In today's marketplace, business is done through relationships and relationship building. 

Some of these relationships are 'time-tested', some continue to evolve, some are still in the discovery stage.  My point is... If you or your employees cannot maintain a network with those around you, then it may be wise to re-look at the focus of the image you are trying to portray.

Legal Checklist for Starting a Business in Iowa

American_dream With 2008 fast approaching perhaps you are considering the pursuit of the American Dream to own your own business.  But where do you start?  Here are some helpful legal tips to consider before you start your Iowa business:

1. Find out the availability of your proposed business name. You can do a quick search on the Iowa Secretary of State Web site to see whether your name is available. If the name is available you may want to reserve the name through the Secretary of State but you are not required to do so before forming your business entity. You may also want to consider whether any company outside Iowa has your business name. You can conduct a free search on the U.S. Patent and Trademark Office or use a paid service to research trademarks nationwide. It is also a good idea to check whether someone has your proposed Internet domain name.  An intellectual property attorney could also be very helpful in this process.

2. Pick a Place to Incorporate or Form a Limited Liability Company (LLC). I am sometimes asked whether an Iowa company should incorporate or form an LLC in another state such as Delaware or Nevada. In general, an Iowa small business is probably better off incorporating or forming an LLC here in Iowa. The filing fees are low and the ongoing fees for registering the business in Iowa are among the lowest in the country. (Only $30.00 every two years if you file your biennial report online).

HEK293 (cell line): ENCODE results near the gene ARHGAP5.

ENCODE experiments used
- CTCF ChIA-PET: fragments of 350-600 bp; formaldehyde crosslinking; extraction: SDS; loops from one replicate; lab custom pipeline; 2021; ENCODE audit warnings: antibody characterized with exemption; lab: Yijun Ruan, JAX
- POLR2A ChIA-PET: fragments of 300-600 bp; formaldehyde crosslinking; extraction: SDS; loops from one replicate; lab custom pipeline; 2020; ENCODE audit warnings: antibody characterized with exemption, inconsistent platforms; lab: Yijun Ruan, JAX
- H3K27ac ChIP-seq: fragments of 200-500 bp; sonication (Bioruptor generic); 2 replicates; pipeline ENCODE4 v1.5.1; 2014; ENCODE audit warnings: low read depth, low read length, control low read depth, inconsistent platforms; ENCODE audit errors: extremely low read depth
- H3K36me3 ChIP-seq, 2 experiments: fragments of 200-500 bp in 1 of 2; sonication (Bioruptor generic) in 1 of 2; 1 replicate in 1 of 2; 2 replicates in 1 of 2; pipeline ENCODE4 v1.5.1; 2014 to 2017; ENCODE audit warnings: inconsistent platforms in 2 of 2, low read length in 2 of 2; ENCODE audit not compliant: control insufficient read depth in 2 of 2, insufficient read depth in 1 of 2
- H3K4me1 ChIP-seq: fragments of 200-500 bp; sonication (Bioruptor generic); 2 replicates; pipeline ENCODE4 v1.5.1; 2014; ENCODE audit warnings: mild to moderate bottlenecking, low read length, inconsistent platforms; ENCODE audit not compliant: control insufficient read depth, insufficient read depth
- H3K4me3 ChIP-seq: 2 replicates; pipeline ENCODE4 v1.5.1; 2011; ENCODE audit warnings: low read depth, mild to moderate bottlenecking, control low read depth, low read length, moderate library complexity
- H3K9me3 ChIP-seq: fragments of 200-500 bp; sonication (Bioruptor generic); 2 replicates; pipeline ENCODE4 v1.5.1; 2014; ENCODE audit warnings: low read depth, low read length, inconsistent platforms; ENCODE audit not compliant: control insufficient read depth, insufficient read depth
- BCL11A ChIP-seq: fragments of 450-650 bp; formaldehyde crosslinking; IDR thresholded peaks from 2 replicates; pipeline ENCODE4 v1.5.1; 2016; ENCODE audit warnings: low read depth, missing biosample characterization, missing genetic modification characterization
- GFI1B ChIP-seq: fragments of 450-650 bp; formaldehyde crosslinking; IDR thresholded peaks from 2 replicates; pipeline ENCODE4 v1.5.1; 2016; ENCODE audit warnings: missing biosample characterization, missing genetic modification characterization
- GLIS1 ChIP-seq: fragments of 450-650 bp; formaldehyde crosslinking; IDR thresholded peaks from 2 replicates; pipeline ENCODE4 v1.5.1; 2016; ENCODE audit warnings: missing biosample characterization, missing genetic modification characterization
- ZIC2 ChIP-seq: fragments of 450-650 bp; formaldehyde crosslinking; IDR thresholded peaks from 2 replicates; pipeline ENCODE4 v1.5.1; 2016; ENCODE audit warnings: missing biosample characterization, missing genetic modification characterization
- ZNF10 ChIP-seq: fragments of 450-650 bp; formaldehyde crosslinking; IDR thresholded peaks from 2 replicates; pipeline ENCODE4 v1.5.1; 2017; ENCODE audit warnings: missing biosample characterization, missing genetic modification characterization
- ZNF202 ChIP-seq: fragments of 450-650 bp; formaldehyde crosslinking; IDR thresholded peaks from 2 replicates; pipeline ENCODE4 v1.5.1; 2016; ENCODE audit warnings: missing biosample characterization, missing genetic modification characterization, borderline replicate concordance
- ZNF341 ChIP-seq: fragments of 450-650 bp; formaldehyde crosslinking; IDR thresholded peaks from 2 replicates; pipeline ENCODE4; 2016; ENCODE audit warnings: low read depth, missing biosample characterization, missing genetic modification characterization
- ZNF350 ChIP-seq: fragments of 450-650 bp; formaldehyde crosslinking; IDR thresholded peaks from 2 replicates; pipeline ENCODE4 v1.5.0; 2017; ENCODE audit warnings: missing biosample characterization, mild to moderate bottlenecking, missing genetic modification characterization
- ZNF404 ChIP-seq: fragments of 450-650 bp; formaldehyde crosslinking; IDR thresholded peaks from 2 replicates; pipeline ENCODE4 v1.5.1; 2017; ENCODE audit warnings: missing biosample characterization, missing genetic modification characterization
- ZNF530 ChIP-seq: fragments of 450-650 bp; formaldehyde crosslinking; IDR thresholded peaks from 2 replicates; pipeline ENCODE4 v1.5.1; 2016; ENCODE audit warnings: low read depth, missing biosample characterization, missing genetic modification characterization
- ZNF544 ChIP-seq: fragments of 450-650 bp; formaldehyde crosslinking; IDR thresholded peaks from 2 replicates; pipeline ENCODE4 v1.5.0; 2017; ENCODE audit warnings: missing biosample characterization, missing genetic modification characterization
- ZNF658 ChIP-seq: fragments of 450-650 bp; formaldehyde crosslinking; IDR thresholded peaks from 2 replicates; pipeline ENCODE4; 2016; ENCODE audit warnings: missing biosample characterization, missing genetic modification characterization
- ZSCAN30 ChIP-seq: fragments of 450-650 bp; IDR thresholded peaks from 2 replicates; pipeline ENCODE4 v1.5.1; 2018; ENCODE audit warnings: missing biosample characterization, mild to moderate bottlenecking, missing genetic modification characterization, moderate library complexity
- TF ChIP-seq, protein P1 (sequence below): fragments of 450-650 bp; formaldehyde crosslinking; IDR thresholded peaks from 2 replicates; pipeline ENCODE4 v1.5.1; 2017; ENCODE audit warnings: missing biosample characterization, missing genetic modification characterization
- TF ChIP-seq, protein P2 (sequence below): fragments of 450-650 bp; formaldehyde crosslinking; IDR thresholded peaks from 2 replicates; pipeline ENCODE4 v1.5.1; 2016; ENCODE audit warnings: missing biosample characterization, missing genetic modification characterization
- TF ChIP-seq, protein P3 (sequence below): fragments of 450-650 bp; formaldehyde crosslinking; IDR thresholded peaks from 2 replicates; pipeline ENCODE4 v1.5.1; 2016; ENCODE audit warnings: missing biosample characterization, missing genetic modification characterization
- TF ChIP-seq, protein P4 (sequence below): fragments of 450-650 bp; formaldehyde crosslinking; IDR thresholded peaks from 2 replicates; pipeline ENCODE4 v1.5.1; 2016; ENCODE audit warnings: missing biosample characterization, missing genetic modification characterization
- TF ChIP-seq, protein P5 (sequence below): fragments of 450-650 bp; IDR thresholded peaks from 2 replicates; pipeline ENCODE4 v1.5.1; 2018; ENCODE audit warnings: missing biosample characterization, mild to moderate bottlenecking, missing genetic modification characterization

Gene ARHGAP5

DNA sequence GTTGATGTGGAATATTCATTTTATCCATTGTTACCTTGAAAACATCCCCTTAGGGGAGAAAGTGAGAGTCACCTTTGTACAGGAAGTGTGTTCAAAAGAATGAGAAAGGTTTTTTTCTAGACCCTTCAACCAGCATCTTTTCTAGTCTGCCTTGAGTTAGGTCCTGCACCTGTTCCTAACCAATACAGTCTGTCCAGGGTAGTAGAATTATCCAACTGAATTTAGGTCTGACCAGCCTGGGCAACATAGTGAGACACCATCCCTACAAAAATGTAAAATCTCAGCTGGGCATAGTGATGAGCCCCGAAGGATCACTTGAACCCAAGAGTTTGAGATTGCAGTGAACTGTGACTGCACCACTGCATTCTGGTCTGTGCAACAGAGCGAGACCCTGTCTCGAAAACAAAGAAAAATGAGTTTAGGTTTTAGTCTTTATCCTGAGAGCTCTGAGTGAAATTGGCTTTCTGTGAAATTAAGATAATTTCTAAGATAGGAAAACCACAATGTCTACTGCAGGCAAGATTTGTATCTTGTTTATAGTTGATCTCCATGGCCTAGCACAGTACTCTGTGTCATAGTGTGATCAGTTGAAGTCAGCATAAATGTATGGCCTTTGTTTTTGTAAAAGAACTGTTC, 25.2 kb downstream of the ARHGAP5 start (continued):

3. Choose the Shareholders and Directors. If you are forming a corporation who will be the shareholders in the company?  If it's an LLC, who are the members? These are the owners of the company.  Determine how much capital you will need. Do you have enough capital or access to capital in order to start the business on your own? If not you may need to consider other investors.

In most cases the shareholders of the small business are also the directors. Do you want outside directors? There may be good reasons to have outside directors but think this over carefully before you elect to do so.  Electing outside directors may limit your control over the business.

3. Create your Articles of Incorporation or Organization. The articles of incorporation (corp) or organization (LLC) act as a charter to start your new business in Iowa. The filing fee with the Secretary of State is currently $50.00. It is generally a good idea to have an Iowa business lawyer prepare your Articles of Incorporation or Organization and other corporate documents.

4. Prepare corporate bylaws or operating agreement. The bylaws (corp) or operating agreement (LLC) set out the operating standards and procedures the business company will follow.

5.Create meeting minutes, resolutions and agreements. It is a good idea to document the initial meeting minutes of the company including the meetings of the shareholders and directors or the members. At this time, you will elect the officers of the company including the president, vice-president, secretary and treasurer. You will also issue stock (corp) or membership (LLC) certificates at this stage. If you have multiple shareholders or members you will also likely need a buy-sell agreement.